— Tax abatements aren’t the only type of incentive City Hall offers these days. The city in 2008 created a special taxing district and a tax increment financing district for The Oread hotel project. The special 1 percent sales tax has generated $184,500 since 2009. The tax increment financing provision — which is a type of property tax and sales tax rebate to pay for parking and public infrastructure for the project — has rebated $782,973 to the development since 2009. In case your calculator is broken, The Oread has received $967,473 in tax rebates since 2009. The report doesn’t provide details of how much the project has received by year, but I believe it is safe to assume in 2011 The Oread project by itself received more tax breaks than all five of the industrial tax abatement projects combined.
The city also created a special taxing district for the Free State Transportation Development District at the northeast corner of Sixth and Wakarusa. The development — which includes the CVS, a Taco Bell and a few other businesses — charges a special 1 percent sales tax to pay for transportation-related projects at the development. Since 2009, the district — which is only about 25 percent built out — has received $81,490 from the special tax.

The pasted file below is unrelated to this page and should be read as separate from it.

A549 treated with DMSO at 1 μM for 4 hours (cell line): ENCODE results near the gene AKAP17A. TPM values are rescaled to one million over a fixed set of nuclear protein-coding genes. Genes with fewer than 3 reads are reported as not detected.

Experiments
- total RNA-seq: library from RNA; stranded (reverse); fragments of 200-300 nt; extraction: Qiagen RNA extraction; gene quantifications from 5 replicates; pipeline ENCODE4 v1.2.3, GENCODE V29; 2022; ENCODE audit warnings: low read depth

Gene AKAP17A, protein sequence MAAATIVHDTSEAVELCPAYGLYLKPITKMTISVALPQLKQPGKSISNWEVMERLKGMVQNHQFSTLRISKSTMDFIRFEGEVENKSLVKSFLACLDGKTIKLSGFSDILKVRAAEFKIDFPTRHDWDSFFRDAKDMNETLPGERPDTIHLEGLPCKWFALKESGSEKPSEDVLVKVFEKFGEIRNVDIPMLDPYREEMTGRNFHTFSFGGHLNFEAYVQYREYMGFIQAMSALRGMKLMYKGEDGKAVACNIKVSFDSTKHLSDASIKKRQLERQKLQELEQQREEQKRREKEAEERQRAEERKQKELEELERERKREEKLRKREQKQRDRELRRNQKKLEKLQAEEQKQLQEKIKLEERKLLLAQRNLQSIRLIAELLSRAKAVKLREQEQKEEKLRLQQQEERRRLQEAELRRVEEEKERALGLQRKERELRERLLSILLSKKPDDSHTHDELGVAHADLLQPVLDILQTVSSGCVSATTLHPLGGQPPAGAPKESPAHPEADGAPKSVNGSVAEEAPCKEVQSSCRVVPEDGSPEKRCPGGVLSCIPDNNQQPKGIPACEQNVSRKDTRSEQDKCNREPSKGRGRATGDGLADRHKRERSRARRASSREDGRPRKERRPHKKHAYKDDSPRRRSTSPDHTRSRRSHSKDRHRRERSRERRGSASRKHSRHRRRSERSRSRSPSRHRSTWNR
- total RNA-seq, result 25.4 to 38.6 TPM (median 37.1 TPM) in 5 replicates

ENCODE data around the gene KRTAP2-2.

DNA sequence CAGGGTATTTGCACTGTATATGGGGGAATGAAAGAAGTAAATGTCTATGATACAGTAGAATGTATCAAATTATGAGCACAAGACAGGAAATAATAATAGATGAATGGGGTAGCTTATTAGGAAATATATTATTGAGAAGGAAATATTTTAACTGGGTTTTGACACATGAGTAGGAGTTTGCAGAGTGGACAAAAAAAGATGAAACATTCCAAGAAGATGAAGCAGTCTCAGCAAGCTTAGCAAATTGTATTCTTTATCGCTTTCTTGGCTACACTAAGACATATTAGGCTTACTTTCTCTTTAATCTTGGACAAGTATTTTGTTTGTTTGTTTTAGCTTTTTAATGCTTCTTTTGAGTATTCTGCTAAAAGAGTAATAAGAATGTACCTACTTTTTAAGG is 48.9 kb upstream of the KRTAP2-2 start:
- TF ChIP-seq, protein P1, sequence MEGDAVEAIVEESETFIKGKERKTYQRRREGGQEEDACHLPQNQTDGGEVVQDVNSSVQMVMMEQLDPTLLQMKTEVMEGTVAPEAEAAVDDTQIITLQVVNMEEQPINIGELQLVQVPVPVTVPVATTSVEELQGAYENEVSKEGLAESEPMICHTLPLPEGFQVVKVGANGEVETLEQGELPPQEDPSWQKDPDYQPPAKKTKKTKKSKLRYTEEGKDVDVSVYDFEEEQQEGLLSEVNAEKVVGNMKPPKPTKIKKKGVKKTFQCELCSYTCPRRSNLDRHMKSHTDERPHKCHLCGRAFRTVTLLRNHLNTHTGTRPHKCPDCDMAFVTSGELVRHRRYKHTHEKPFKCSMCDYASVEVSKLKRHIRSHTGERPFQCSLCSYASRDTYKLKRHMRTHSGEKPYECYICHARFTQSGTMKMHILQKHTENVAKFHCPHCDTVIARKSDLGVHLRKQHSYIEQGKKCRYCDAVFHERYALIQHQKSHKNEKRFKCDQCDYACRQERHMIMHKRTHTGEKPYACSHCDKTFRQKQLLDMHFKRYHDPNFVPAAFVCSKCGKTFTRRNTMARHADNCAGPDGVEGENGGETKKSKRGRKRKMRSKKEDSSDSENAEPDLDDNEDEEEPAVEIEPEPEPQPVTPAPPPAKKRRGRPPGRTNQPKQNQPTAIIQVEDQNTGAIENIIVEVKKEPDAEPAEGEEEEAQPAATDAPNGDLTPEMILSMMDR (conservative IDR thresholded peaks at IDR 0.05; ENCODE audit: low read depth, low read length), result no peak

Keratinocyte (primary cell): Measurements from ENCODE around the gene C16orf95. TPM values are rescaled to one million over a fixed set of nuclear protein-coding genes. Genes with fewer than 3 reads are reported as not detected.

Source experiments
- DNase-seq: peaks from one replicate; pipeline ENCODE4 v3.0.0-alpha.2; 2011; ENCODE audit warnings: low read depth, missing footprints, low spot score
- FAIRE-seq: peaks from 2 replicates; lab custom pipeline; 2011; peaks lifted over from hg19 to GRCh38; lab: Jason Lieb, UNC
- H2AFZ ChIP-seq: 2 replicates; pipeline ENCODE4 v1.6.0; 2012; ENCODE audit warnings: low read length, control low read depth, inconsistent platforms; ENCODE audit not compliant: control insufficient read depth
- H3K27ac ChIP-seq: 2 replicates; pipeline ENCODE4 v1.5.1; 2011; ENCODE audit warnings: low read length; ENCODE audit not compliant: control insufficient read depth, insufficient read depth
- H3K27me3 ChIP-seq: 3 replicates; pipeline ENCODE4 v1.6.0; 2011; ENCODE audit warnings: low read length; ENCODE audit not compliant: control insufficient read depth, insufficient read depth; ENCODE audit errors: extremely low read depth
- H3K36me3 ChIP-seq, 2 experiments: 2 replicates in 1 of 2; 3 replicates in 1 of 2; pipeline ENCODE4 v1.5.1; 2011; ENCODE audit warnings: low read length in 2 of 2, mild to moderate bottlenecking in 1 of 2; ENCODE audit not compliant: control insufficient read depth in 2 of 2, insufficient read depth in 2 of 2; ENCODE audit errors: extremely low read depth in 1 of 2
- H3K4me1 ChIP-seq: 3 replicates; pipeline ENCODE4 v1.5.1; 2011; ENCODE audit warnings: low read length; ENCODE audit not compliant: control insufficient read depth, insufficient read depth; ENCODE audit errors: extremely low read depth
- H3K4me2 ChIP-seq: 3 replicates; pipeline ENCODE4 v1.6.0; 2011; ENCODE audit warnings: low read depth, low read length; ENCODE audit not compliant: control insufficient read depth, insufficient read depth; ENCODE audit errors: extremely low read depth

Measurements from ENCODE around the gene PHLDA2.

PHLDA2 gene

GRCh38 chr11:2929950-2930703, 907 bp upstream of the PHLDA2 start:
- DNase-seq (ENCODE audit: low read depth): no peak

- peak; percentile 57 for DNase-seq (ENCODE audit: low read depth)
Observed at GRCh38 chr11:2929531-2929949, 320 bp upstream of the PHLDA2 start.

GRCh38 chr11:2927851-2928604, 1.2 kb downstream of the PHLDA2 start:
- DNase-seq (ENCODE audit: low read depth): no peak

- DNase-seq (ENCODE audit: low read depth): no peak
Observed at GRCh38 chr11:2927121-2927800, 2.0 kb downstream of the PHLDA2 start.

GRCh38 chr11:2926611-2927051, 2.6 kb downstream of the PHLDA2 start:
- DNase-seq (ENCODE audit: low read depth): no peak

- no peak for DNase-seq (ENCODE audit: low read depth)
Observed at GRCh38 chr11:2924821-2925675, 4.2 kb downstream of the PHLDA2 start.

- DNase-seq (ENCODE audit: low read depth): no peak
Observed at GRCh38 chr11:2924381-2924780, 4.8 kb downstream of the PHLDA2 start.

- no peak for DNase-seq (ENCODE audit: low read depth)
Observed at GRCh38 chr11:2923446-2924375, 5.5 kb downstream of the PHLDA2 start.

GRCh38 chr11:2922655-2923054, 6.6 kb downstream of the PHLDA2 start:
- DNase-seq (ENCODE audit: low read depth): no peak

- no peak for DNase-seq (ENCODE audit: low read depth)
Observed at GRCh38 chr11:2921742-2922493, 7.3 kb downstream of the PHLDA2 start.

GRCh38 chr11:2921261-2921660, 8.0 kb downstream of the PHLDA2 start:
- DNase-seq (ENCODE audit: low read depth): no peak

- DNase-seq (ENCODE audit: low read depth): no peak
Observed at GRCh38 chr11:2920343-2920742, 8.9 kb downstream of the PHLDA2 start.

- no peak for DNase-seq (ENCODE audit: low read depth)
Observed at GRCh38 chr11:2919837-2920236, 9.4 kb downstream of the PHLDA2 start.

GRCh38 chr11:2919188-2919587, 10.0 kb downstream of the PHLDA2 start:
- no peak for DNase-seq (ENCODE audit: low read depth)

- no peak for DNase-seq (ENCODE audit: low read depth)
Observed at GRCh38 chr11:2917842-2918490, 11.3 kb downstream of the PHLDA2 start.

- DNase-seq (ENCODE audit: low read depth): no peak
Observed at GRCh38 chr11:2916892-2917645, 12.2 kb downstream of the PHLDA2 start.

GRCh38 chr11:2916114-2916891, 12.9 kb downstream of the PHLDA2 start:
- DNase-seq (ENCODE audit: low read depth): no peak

City commissioners meet at 6:35 p.m. Tuesday at City Hall. They’re expected to approve the tax abatement and incentives report as part of their consent agenda.
• In case you have forgotten, tonight is the night the city’s Historic Resources Commission will consider the fate of a proposed multi-story hotel/retail building at the southeast corner of Ninth and New Hampshire streets.
Well, at least, tonight is supposed to be the night. I would guess there is a pretty good chance the HRC won’t take a final vote on the controversial project proposed by Lawrence businessmen Doug Compton and Mike Treanor.